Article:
"THAT PLACE WAS WONDERFUL!" AFRICAN TENANTS ON RHODESDALE ESTATE, COLONIAL ZIMBABWE, C. 1900-1952

By Nyambara, Pius S. | The International Journal of African Historical Studies, May 1, 2005 | Go to article overview

"THAT PLACE WAS WONDERFUL!" AFRICAN TENANTS ON RHODESDALE ESTATE, COLONIAL ZIMBABWE, C. 1900-1952


Nyambara, Pius S., The International Journal of African Historical Studies


This study traces the experience of African tenants on Rhodesdale Estate in colonial Zimbabwe,1 and their subsequent transformation into squatters by World War II. It further explores tenant resistance against forced destocking and colonial labor demands and concludes by analyzing their struggle against forced removal from Rhodesdale. The first part of the study focuses on the lives of Rhodesdale tenants on Crown land, and demonstrates the resilience of their economy in the face of the colonial onslaught, as shown by the economic success of some black entrepreneurs. The majority of former tenants of Rhodesdale who were interviewed described the estate as "a wonderful place," because there was abundant and fertile land and most tenants owned large herds of stock that provided draft power and enabled them to fulfill many of their socioeconomic and religious obligations. The tenants were therefore naturally reluctant to enter into labor agreements with European farm owners, and even when forced to sign these agreements, they did not always honor the terms.

Informants exhibited a profound sense of nostalgia about Rhodesdale when they compared the favorable conditions there with the problems they encountered in Gokwe, where they were settled after eviction from Rhodesdale. Gokwe was a dry, malarial, and inhospitable region of northwestern Zimbabwe. It was part of the Sebungwe region, which lies within the Zambezi River valley tsetse fly belt, and had therefore been uninhabitable. Rhodesdale was situated on the highveldt, the best agricultural region of the country, which had an ideal climate and rich soils suitable for the cultivation of a variety of marketable crops and stock raising. In addition, informants compared the earthly bother of the reserves, for example, the maize control regulations and the official, colony-wide centralization initiatives in Gokwe to the relative absence of similar regulations in Rhodesdale.2 More significant was that Rhodesdale tenants were settled in Gokwe under the Land Husbandry Act (LHA) of 1951, which severely restricted the amount of land and the number of stock each household could own.3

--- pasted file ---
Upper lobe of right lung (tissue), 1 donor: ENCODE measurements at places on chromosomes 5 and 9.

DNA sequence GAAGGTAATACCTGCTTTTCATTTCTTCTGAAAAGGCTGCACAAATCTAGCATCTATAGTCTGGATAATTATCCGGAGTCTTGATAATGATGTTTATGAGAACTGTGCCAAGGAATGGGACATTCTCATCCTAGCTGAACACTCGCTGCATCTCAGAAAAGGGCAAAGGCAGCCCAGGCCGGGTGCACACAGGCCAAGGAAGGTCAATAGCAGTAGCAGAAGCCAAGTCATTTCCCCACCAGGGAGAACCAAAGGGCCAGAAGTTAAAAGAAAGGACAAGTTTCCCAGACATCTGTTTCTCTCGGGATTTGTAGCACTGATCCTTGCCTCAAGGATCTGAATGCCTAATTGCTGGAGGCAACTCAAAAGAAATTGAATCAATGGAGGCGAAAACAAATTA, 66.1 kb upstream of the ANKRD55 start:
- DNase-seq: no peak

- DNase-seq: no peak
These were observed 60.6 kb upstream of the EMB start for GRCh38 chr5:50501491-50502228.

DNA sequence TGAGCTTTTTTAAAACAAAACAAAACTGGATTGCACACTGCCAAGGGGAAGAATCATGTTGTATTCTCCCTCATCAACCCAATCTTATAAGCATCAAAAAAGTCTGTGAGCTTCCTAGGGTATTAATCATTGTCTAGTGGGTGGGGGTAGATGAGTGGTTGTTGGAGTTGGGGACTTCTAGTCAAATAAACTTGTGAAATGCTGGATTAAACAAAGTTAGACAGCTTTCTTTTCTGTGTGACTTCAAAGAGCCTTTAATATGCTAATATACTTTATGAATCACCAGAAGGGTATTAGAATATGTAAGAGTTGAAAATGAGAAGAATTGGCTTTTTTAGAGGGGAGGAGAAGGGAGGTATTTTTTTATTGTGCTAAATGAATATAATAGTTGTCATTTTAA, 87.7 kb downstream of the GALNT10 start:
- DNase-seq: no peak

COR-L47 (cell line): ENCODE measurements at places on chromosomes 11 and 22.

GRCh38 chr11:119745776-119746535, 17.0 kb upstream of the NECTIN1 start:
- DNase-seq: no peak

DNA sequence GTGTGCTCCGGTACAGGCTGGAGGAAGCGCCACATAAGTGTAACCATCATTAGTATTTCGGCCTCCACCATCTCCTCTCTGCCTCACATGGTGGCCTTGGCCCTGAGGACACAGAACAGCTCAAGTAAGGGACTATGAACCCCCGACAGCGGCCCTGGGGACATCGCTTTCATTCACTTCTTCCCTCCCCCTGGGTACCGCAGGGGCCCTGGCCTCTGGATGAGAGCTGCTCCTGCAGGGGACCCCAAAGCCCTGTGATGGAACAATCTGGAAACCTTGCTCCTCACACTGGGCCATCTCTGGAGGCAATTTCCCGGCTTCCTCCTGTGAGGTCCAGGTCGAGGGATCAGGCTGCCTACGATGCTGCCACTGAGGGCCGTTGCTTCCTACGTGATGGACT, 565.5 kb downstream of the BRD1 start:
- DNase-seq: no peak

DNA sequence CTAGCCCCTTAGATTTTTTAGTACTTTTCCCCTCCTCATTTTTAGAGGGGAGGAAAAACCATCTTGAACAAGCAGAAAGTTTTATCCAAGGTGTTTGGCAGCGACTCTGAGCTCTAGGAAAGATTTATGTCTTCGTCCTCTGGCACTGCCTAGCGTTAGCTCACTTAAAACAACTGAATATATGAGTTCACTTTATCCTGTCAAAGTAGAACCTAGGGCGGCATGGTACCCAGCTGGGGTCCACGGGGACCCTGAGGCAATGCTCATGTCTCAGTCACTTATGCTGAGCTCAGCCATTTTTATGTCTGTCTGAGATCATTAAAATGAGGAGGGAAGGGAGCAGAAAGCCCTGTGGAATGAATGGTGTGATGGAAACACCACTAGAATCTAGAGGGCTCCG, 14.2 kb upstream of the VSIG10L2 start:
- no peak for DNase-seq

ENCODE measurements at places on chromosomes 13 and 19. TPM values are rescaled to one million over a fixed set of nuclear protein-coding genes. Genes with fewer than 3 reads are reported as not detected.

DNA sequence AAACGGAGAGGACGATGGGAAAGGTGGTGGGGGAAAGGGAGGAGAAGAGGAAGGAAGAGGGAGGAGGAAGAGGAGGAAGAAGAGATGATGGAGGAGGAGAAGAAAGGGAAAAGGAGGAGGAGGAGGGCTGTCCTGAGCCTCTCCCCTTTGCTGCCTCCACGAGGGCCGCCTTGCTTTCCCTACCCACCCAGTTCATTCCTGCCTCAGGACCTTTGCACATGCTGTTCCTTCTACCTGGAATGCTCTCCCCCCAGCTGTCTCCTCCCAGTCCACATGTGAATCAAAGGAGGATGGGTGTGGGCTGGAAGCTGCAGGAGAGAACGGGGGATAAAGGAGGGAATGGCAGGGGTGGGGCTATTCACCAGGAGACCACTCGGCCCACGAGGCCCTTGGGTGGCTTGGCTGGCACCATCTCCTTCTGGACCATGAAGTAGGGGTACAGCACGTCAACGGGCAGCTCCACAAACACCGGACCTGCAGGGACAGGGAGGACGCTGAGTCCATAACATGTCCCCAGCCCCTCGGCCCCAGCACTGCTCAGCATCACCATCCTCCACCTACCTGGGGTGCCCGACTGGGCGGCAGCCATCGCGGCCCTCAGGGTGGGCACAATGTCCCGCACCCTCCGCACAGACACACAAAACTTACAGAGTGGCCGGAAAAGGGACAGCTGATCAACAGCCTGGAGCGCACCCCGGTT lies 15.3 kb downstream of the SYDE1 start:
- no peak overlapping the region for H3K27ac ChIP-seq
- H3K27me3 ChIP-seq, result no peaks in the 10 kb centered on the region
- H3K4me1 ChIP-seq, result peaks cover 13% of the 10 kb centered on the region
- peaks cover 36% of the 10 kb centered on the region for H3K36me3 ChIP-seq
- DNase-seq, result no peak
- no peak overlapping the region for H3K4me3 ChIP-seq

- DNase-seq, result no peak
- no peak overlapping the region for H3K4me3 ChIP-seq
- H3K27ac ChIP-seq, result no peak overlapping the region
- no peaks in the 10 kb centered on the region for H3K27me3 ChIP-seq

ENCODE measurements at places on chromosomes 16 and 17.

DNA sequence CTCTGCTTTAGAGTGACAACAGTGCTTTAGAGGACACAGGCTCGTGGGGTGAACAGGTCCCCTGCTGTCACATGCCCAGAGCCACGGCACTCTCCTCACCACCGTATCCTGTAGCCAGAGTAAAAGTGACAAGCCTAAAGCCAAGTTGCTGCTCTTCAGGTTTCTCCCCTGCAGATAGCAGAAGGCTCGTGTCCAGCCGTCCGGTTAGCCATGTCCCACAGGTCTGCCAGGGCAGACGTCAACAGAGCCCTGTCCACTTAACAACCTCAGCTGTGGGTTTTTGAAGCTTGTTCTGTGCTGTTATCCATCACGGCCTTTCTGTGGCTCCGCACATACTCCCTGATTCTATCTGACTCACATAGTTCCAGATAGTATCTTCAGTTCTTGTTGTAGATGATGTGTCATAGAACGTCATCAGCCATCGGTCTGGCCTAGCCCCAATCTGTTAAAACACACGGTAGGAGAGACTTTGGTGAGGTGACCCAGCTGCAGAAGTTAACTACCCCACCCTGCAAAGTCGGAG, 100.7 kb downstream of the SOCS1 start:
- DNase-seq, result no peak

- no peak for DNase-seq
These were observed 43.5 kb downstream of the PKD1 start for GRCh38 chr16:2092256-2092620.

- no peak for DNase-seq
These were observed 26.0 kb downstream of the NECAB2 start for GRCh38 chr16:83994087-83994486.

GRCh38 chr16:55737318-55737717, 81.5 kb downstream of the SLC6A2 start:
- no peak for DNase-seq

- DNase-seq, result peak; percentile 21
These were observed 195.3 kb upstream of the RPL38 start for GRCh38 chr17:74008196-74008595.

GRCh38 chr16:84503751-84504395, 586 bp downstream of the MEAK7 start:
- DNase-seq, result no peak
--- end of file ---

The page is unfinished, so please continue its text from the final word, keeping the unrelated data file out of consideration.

This article argues that in their response to the machinations of the colonial system, the tenants on Rhodesdale estate were neither passive nor malleable-on the contrary, they resisted coercion and subordination as they struggled to carve out a living for themselves and their families. The residents established a viable socioeconomic niche that enabled them to survive in Rhodesdale. A clear manifestation of their determination to create an independent existence was their unwillingness to accept the labor demands of settler farm owners. Official reports are replete with evidence that clearly indicates the reluctance of Rhodesdale tenants to enter into labor agreements with the farm owners. They preferred to work on land where they alone controlled production rather than seek employment with the European farm owners. They also resisted pressure to reduce their herds because their socioeconomic existence was largely dependent on the ownership of large numbers of cattle.

Several studies on southern and eastern Africa have demonstrated that in the early years of colonial land alienation, labor tenants had a much stronger hand to play in negotiations with the landowners, as the owners were then undercapitalized and desperately short of labor.4 The present study makes a significant contribution to this growing body of literature by demonstrating that the lives of Rhodesdale tenants were not entirely reorganized around the interests of white settlers, with the latter wielding enormous power over helpless victims. It is argued here that in settler areas, control of social life of the tenants was negotiated between the settler farm owners and the tenants in ways that render the conception of domination inadequate. While the colonial state put in place legislation to circumscribe the activities of tenants, the reality on the ground was that tenants often enjoyed a high degree of autonomy and economic independence. …

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